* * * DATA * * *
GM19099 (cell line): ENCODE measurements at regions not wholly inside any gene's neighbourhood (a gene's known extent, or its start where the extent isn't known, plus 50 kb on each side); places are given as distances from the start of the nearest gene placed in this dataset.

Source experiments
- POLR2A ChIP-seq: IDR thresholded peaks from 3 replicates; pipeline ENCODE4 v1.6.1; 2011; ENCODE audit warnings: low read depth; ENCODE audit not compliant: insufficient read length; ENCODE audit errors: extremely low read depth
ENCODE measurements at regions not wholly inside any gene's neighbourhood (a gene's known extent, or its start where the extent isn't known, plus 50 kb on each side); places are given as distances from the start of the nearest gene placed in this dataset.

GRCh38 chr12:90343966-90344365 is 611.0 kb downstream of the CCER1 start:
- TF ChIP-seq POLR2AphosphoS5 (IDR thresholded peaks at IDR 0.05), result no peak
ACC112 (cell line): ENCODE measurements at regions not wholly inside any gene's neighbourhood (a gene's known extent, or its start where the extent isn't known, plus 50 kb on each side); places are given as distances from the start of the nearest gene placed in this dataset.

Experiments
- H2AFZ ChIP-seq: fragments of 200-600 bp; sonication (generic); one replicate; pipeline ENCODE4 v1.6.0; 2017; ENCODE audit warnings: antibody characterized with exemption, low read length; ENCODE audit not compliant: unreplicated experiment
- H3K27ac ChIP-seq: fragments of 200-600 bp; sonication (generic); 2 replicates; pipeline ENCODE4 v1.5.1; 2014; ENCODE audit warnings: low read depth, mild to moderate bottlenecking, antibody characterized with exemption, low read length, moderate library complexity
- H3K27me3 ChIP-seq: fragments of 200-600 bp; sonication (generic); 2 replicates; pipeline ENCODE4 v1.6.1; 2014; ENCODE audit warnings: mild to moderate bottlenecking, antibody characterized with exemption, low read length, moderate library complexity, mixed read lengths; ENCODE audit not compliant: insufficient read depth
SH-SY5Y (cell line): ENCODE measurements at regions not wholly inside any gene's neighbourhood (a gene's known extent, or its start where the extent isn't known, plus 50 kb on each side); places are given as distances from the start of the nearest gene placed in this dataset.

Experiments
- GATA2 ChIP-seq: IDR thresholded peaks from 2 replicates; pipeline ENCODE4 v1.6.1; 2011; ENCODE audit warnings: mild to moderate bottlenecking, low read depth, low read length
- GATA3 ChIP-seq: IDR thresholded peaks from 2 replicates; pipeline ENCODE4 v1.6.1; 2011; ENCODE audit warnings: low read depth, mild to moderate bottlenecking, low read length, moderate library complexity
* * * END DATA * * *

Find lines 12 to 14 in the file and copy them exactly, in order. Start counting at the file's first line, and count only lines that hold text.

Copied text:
SH-SY5Y (cell line): ENCODE measurements at regions not wholly inside any gene's neighbourhood (a gene's known extent, or its start where the extent isn't known, plus 50 kb on each side); places are given as distances from the start of the nearest gene placed in this dataset.

Experiments
- GATA2 ChIP-seq: IDR thresholded peaks from 2 replicates; pipeline ENCODE4 v1.6.1; 2011; ENCODE audit warnings: mild to moderate bottlenecking, low read depth, low read length